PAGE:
Updated January 14, 2018
On January 13, 2018, DHS announced that it would abide by a federal court decision issued on January 9, 2018 that ordered DHS to accept DACA renewal applications. The judge required DHS to maintain the DACA program as it was on September 5, 2017, the day the Trump administration announced the end of DACA. While only a clean Dream Act can provide 800,000 DREAMers with a permanent solution, the judge’s order and the opportunity for DACA holders to apply for a 2-year renewal are major victories.
DACA holders, their friends, families and communities should keep the following things in mind to protect their rights:
1) DACA renewals and first-time filing
You can renew your DACA status for 2 years if you were previously granted DACA but it expired on or after September 5, 2016. You can also file for a 2-year renewal if your DACA status will expire in 150 days. However, if you have never applied for DACA before, you will not be able to apply for the first time now.
2) Forms and cost of renewal application
You must file forms I-821 D, I-765, and the I-765 worksheet along with the $495 filing fee or fee exemption request. Download these forms at https://www.uscis.gov/forms.
3) Help with the DACA filing fee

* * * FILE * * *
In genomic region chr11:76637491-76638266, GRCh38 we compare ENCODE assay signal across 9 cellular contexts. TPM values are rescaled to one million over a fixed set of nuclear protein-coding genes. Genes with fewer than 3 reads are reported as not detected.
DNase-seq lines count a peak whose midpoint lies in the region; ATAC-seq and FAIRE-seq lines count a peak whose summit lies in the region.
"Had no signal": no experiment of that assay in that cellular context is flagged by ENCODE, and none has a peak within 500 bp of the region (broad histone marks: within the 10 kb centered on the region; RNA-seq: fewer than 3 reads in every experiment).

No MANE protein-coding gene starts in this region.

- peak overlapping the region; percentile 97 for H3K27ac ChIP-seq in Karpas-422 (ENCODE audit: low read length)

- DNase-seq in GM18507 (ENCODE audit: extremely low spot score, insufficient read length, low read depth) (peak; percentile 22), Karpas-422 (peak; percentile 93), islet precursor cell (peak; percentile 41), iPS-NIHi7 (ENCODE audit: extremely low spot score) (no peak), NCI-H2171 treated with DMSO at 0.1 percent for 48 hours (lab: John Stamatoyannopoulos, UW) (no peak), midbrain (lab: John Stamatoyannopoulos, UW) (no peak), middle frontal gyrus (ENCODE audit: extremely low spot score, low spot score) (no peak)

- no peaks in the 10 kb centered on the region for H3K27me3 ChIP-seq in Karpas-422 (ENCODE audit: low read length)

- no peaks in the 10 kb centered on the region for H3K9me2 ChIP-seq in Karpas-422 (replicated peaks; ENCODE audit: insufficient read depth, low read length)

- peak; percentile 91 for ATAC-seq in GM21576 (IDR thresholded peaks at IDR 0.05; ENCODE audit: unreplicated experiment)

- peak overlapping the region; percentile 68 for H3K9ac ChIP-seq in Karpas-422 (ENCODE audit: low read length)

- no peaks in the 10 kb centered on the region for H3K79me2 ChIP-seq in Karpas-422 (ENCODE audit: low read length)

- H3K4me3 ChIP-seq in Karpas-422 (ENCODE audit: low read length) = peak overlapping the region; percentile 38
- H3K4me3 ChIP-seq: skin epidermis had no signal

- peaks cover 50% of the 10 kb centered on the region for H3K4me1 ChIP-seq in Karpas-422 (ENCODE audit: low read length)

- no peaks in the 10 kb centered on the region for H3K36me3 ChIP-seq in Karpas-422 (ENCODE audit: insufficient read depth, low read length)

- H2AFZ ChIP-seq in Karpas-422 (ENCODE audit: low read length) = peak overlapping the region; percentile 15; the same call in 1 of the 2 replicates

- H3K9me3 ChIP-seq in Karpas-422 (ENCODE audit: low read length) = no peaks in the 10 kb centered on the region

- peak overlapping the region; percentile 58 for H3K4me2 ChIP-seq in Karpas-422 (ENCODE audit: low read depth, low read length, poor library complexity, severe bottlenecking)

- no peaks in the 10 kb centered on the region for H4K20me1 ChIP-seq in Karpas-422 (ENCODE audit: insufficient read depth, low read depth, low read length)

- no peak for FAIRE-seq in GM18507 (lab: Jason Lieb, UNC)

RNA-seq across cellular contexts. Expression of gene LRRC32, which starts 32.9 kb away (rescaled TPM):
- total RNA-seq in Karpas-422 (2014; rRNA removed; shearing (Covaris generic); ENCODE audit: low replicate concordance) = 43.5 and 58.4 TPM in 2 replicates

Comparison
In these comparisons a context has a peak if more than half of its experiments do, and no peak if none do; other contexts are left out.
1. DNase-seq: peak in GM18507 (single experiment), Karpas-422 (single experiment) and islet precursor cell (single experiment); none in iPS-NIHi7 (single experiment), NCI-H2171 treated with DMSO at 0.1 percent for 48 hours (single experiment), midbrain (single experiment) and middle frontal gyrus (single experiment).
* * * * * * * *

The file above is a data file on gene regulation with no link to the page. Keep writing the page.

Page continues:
If you need help with the $495 DACA filing fee, check with Mission Asset Fund.
4) Advance parole
The judge’s decision does not require DHS to allow advance parole requests.
5) DACA expiration before September 5, 2016
If you had DACA status but it expired before September 5, 2016 it’s possible to file a new initial DACA request. You must list the date your prior DACA expired or was terminated on the form I-821.
6) DACA status is current until the expiration date and can be renewed
If your DACA status has not yet expired, it is still valid and can continued to be renewed under the January 13, 2018 DHS announcement. Renewal applications are accepted 150 days before the DACA expiration date.
7) Talk to your union rep if you have one
If you belong to a union, talk to your union rep if your employer gives you any problems about DACA or for general questions.
8) Proof of DACA status
It’s important to keep proof that you have been granted DACA with you. A copy of your employment authorization card, or a notice of approval will prove that you have been granted DACA.
9) Rights under the U.S. Constitution
All people in the U.S. have certain rights under the U.S. Constitution. Visit the Know Your Rights section.
10) Reputable legal help -- not notarios
Find reputable immigration attorneys and legal services organizations. Avoid scammers and notarios who claim to be able to help you.
We don’t know how long it will take for DHS to process DACA renewals. We also don’t know if the judge’s decision eventually will be blocked. If you are unsure whether you want to apply for a renewal of your DACA status, it’s important to consult with a reputable immigration attorney. Decide quickly whether you want to apply -- don’t wait.
The fight for a clean Dream Act is more important now than ever!
Together We Can is providing DREAMers in need with a FREE, easy-to-use, online platform that steps you through a simple to understand process of preparing DACA renewal paperwork from any device. Start your application now.
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